• The City could authorize the commission to seek other public money such as NEA and Oregon arts commission , and cultural trust monies.
  • The City could support the commission to seek private foundation giving.
  • The City could legislate funding support such as a local video tax, construction % for art set aside and other legislative mechanisms.


Foundation giving

Oregon Arts Giving




Meyer Memorial Trust


Spirit Mountain



Ashland Arts Giving




Cow Creek

Ford Family



McKenzie River

Oregon Community





Ashland Foundations






Policy and Procedures (Dvora, Krigel, Bayard, Seltzer)

Notes from Bayard.

Notes from Arnie and Kip on the draft document were discussed and new notes created on language and concepts of the Art in Public Places document. We also discussed the merits of two documents on artists agreements, one drafted by Paul Nolte and an actual agreement from RACC (Portland). We thought the one from Portland covered most of the issues that were brought up in Paul's document, and was also much more inclusive of other concerns such as maintenance and insurance. It also honored the artist and artist's work in a way that would be more likely to encourage participation in AIPP programs.

Sharon is to edit RACC (Portland) document to Ashland-appropriate language. Arnie to supply info to Bruce on selection panel considerations. Bruce to incorporate changes on AIPP document and continue distilling info from other cities.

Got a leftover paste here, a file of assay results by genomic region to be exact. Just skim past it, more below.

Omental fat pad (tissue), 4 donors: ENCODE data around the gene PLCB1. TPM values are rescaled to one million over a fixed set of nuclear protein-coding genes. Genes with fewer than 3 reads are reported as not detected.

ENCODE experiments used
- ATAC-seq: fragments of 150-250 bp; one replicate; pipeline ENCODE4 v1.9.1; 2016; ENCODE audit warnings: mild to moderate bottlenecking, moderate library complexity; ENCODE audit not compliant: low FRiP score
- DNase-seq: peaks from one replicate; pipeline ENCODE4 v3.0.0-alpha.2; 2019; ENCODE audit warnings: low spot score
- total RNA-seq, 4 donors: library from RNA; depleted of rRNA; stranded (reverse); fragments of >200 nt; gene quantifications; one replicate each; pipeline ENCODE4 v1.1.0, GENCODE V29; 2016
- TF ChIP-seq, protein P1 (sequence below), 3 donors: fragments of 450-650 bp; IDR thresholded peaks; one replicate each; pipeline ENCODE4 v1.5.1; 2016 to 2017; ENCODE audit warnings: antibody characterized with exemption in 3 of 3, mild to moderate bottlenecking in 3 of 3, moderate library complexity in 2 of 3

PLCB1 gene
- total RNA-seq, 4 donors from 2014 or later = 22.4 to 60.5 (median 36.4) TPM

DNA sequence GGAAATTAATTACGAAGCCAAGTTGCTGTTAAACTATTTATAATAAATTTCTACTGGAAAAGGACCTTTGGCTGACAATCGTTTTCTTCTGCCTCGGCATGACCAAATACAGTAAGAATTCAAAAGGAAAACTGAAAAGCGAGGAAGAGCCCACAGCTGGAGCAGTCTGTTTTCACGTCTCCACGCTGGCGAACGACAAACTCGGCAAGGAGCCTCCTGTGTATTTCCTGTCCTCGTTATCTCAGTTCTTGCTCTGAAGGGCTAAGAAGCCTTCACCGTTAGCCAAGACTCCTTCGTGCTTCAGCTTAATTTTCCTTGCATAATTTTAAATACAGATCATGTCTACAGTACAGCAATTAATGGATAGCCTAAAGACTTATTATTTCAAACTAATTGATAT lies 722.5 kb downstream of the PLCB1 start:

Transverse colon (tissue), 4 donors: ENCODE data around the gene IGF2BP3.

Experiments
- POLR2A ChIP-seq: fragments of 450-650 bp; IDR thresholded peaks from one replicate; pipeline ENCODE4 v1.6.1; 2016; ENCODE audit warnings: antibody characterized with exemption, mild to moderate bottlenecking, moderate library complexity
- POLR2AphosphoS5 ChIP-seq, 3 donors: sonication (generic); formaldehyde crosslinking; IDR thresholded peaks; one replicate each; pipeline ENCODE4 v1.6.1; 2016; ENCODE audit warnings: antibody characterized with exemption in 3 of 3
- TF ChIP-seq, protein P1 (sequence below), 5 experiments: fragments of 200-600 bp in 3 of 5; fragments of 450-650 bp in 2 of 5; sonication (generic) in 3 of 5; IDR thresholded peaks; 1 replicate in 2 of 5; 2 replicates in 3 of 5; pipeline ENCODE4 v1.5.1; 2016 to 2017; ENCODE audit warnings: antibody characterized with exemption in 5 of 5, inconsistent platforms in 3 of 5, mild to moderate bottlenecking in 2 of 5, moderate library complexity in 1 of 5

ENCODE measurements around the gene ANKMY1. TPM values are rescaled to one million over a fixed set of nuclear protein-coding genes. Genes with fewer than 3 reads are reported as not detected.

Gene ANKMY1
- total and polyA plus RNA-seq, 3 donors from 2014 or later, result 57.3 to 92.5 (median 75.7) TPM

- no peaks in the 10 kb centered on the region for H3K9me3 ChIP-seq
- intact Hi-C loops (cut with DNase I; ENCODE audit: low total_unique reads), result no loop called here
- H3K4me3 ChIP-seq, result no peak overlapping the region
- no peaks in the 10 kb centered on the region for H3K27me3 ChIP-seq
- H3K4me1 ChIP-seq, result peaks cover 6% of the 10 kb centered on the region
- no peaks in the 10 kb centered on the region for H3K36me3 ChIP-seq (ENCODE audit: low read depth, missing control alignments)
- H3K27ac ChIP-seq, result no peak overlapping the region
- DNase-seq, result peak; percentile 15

Gateway Art (Benson, Seltzer)

City Council, at their regular meeting on August 5, approved the request of the PAC to designate four place holders for public art in the Gateway area of Siskiyou Boulevard including:

1) The large circular earth filled space in the triangular portion of the median plaza.

2) The plant filled space in the bump out on the corner of Gresham and East Main street.

3) The vertical surface of the retaining wall in front of the Library.

4) The "Welcome to Ashland" sign facing the fire station (#40 on this drawing). (Note, the sign is private property and PAC will be speaking directly with the owners.)

Calle Art (Dvora, Seltzer)

Notes from Dvora

Next steps for the Calle project:

Receiving final drawings from Steve Gies of Parks Dept.

Meeting with Jim Young regarding the $3,000 of funding available

Drafting a call for artists

We considered 3 possible scenarios for the display:

1. Rotating Gallery: downside is the amount of annual administration and

installation efforts it would take to call for artists and mount a new show each

year or two years. Benefit is that the city doesn't need to fund the purchase

of the artwork and more artists can be displayed.

2. Permanent Installation of Public Art

3. A combination of permanent and rotating artworks: A permanent medallion

and artwork set into the garden zone. 2 rotating artworks in the walkway zone

(wall niche and pedestal).

  • We would like to research the costs of shipping (not necessary if local artists) and installation. Will $3,000 cover this expense?
  • We would like to research limited contracts with artists for rotating art exhibits. Contact the Grand Junction Public Art Group.
  • We discussed funding issues related to this project and the possibility of forming a foundation like the Parks Foundation.


Other (Jorgensen)

Jorgensen has been gathering information on murals in other cities.